This was because these studies did not meet particular criteria fixed by the London School of Hygiene and Tropical Medicine, which carried out the review. Although the researchers say that the differences between organic and non-organic food are not 'important', due to the relatively few studies, they report in their analysis that there are higher levels of beneficial nutrients in organic compared to non-organic foods."

He also expressed the Soil Association's disappointment that results of a European Union-funded study were not included. There are limited studies available on the health benefits of organic versus non-organic food. Without large-scale, longitudinal research, it is difficult to come to far-reaching clear conclusions on this, which was acknowledged by the authors of the FSA review.

"Also, there is not sufficient research on the long-term effects of pesticides on human health.

"Organic farming and food systems are holistic, and are produced to work with nature rather than to rely on oil-based inputs such as fertilisers."

For me the main point of organic food was always the environmental benefits. So even if a study such as this does point to nutritional benefits, it's missing the point.

Francis Sedgemore's opinion.

Tuesday, July 28, 2009

Jumped Up Little Hitler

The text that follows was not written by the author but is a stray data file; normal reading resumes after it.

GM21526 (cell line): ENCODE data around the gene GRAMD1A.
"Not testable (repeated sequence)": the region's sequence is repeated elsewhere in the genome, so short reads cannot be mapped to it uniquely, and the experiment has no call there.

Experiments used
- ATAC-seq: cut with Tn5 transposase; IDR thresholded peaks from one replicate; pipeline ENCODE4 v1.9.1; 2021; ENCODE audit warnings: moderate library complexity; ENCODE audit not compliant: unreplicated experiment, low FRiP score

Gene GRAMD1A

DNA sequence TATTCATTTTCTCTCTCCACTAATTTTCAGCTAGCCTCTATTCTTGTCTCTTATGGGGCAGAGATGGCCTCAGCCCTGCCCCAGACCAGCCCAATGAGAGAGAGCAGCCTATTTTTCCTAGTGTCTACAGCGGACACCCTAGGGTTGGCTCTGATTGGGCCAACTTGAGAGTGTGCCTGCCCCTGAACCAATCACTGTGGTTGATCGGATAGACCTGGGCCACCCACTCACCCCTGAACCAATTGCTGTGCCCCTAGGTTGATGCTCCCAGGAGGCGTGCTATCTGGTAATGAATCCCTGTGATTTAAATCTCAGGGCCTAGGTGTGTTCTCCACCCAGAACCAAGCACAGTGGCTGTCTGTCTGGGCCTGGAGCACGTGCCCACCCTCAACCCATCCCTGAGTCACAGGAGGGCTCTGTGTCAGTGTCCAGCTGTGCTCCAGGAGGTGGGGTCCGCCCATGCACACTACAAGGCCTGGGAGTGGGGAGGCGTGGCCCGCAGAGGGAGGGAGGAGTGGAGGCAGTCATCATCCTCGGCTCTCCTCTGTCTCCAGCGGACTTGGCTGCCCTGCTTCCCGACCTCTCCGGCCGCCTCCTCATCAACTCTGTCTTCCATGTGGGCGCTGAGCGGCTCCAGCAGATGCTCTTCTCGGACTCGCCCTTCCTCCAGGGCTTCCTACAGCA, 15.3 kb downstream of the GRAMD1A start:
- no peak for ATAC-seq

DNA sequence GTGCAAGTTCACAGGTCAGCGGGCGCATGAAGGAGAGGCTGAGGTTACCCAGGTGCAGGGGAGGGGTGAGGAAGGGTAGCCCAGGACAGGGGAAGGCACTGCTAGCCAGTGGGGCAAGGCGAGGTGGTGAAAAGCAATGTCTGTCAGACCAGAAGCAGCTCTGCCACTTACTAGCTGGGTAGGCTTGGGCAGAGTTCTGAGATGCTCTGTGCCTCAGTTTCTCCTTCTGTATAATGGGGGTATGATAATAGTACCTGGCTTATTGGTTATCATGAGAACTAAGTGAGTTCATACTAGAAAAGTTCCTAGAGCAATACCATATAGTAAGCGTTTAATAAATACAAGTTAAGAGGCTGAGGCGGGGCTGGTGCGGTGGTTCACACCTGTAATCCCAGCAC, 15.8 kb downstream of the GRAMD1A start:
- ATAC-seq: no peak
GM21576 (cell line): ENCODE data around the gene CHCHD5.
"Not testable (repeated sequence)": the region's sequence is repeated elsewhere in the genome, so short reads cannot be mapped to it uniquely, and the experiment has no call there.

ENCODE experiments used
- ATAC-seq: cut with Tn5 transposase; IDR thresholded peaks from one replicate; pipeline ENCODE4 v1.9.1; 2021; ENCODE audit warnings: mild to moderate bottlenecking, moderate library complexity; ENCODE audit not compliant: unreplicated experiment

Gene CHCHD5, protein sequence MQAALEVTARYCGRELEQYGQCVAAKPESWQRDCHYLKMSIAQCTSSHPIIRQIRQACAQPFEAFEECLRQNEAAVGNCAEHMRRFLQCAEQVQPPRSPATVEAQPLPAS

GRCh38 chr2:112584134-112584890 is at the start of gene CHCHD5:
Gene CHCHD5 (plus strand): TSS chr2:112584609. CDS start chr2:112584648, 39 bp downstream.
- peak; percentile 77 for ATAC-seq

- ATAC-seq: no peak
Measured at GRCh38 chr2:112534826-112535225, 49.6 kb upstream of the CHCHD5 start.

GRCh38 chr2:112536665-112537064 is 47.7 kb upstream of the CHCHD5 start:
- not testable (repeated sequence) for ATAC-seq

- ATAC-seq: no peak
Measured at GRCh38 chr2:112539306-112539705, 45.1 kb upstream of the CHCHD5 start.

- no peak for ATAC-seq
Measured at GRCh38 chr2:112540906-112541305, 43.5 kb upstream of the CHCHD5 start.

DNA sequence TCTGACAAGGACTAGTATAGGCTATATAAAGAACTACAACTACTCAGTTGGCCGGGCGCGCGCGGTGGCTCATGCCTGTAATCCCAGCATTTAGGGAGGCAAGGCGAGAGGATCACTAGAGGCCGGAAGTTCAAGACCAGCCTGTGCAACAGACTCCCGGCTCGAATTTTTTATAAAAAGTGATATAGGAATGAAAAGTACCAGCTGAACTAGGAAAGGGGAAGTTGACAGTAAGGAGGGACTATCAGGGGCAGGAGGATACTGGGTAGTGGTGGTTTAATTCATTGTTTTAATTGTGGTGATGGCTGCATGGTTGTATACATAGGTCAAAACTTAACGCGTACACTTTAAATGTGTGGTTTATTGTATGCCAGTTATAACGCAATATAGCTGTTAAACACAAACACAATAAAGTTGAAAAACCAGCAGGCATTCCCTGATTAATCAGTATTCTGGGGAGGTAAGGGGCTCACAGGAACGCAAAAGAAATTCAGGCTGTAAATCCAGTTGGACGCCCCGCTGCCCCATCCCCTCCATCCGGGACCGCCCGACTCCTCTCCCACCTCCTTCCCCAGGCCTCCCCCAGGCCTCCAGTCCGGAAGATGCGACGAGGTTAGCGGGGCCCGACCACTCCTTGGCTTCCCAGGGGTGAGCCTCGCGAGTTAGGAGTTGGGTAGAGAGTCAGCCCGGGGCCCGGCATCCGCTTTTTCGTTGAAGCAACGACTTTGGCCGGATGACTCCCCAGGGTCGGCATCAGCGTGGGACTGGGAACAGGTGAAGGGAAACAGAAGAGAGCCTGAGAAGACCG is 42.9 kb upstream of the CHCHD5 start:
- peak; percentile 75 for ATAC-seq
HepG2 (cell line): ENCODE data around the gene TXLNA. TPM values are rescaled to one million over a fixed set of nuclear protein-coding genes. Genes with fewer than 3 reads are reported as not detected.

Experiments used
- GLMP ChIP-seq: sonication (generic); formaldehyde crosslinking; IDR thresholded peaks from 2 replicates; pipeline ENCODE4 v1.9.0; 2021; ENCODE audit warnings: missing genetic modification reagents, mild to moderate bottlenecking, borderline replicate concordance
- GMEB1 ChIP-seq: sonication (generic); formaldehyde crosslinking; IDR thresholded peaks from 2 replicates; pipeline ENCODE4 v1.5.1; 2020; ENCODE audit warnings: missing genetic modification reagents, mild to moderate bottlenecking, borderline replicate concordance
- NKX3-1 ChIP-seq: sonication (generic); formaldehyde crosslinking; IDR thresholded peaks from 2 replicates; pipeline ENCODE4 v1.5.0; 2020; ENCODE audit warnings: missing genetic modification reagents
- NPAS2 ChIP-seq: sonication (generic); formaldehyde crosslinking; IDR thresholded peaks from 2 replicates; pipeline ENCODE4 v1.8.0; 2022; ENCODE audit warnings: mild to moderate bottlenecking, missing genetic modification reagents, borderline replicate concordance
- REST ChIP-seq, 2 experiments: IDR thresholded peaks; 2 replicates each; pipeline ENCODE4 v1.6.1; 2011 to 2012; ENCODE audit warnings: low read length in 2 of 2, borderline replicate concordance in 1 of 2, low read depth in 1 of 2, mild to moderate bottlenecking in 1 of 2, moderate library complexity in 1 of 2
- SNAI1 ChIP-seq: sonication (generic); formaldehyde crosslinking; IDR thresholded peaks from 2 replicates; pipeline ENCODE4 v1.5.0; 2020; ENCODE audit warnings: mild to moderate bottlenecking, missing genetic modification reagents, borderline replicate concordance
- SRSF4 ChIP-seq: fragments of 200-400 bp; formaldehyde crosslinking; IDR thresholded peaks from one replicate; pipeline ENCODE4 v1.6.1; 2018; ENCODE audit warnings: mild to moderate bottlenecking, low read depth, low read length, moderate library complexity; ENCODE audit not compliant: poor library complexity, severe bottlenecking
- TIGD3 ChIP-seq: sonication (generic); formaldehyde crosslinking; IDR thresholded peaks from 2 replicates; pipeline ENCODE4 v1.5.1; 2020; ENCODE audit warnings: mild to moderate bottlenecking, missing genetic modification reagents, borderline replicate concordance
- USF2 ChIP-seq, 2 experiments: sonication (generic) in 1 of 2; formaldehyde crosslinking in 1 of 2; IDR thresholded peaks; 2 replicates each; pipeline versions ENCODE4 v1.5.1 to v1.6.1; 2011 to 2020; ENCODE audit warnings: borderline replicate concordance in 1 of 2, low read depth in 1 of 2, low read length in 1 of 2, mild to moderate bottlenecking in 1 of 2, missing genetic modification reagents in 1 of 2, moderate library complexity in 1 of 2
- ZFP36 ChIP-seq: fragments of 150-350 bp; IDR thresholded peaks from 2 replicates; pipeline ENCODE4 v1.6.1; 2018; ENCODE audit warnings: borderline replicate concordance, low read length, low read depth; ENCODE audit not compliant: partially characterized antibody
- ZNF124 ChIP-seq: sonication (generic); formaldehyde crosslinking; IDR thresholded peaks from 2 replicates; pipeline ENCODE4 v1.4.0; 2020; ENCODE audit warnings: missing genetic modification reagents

I was in an east London Sainsburys the other day - got followed by a security guard who justified why he'd picked on me as that I have two big bags with me. They were my panniers. I had to have them with me or they'd be stolen, and one of them had room for items i was buying so i didn't need to use a plastic bag. I'm not sure if it's a satisfactory result - he may have been due to transfer anyway - and he may just transfer to a sainsburys near me.

But anyway - I'm glad I challenged the guy's appalling behaviour - he wasn;t professional at all.

"Dear Sir,

I'm e-mailing you in regards to the incident which took place in store on July 22nd. We have investigated the matter regarding the behaviour of the security officer. My Deputy Store Manager has spoken to the the officer and his superiors, and as a result of the investigation the officer will shortly be transferred out of this store. I apologise for the officers behaviour and any inconveinence caused.